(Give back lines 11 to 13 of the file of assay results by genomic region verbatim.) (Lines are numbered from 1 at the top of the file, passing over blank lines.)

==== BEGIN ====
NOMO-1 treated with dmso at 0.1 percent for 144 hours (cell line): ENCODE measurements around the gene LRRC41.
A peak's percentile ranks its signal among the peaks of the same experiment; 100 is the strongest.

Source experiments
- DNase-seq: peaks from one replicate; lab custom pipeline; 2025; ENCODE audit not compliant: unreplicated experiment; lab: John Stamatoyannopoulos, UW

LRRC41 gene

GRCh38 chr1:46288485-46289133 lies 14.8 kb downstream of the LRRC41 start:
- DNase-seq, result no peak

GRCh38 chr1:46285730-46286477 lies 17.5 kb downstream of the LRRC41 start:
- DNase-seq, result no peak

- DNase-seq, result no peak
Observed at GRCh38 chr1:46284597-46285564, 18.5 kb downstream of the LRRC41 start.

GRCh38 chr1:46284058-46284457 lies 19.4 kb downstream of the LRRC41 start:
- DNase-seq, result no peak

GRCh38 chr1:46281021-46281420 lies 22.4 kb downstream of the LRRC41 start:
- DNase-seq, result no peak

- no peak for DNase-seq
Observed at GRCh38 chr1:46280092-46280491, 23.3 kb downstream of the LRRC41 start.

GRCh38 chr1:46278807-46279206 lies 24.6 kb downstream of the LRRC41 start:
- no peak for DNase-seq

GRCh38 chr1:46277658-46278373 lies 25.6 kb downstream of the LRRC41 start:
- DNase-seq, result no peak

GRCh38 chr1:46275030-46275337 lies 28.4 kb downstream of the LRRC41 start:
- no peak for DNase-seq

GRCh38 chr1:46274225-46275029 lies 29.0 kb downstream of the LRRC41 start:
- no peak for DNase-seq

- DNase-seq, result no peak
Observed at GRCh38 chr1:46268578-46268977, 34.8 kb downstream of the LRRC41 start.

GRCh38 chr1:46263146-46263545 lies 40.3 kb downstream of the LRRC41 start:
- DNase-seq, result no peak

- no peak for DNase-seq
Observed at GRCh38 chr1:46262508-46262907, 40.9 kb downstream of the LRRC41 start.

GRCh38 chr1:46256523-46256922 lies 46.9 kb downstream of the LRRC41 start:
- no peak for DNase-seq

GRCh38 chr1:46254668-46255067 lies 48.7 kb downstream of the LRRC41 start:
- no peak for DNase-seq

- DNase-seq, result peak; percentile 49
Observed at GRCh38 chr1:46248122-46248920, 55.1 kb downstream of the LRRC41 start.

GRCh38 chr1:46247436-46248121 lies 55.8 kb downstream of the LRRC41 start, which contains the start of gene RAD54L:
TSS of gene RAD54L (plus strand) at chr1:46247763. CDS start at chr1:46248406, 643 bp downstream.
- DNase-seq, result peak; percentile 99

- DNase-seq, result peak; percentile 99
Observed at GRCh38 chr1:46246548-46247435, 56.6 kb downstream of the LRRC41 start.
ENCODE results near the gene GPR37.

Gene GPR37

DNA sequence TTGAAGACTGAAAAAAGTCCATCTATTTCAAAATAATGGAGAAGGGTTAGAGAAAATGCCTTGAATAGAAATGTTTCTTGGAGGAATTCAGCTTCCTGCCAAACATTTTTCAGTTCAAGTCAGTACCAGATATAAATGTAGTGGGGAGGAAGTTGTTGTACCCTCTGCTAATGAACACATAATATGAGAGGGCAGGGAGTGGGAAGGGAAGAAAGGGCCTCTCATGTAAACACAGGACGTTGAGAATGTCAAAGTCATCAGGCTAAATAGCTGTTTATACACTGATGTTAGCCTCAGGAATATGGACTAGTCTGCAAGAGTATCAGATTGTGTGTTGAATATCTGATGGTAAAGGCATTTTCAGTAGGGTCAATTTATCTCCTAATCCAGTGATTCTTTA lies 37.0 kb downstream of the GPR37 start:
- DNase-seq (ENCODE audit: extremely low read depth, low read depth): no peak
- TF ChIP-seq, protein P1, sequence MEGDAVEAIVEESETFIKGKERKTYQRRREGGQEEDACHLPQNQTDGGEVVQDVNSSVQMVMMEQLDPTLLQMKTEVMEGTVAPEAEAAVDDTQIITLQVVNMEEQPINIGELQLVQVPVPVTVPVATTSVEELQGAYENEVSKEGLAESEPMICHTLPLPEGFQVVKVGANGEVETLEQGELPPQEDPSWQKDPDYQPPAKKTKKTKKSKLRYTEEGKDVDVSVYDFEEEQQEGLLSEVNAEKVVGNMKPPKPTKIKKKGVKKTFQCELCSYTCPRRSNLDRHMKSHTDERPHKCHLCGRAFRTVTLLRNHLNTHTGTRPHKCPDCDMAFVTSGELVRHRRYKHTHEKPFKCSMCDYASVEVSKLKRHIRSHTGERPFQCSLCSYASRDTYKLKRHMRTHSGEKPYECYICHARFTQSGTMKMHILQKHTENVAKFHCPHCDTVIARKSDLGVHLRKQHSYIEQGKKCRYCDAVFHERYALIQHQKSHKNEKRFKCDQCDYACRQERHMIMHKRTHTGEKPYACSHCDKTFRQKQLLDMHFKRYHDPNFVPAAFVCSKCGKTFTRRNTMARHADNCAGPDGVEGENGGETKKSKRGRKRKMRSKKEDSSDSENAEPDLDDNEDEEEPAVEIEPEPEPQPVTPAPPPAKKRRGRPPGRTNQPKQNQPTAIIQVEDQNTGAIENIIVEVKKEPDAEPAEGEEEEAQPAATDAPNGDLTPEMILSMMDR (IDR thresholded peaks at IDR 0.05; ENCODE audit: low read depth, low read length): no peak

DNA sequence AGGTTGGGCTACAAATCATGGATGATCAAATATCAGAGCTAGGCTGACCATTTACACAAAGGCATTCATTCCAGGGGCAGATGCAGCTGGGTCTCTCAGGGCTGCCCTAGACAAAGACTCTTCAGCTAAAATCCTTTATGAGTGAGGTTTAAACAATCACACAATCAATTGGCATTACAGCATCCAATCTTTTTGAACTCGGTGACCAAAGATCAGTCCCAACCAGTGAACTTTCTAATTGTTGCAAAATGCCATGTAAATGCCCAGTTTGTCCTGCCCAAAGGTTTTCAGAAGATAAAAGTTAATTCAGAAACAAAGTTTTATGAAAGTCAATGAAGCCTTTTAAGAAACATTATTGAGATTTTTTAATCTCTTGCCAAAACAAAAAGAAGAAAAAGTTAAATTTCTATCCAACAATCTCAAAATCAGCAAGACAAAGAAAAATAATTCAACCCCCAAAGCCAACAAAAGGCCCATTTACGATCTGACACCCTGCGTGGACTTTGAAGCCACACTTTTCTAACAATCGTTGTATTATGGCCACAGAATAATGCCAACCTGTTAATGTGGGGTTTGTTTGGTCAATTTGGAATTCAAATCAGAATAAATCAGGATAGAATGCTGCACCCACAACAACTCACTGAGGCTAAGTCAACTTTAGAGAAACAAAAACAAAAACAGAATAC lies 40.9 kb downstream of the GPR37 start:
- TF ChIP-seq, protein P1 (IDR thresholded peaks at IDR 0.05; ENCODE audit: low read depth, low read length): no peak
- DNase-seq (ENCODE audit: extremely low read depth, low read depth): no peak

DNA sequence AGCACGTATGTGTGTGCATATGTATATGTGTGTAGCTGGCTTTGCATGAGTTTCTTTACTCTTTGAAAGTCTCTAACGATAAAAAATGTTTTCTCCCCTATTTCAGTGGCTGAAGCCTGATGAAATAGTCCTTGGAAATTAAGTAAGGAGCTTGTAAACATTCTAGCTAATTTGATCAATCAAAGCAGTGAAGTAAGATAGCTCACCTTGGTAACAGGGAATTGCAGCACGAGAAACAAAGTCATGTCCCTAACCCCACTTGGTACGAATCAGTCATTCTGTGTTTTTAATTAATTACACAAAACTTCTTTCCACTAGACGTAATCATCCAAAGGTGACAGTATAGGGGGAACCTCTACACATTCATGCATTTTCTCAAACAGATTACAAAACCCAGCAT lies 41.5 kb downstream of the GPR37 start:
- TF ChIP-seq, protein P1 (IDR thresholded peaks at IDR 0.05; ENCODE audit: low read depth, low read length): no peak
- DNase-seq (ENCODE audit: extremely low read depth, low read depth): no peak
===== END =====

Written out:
Observed at GRCh38 chr1:46284597-46285564, 18.5 kb downstream of the LRRC41 start.

GRCh38 chr1:46284058-46284457 lies 19.4 kb downstream of the LRRC41 start:
- DNase-seq, result no peak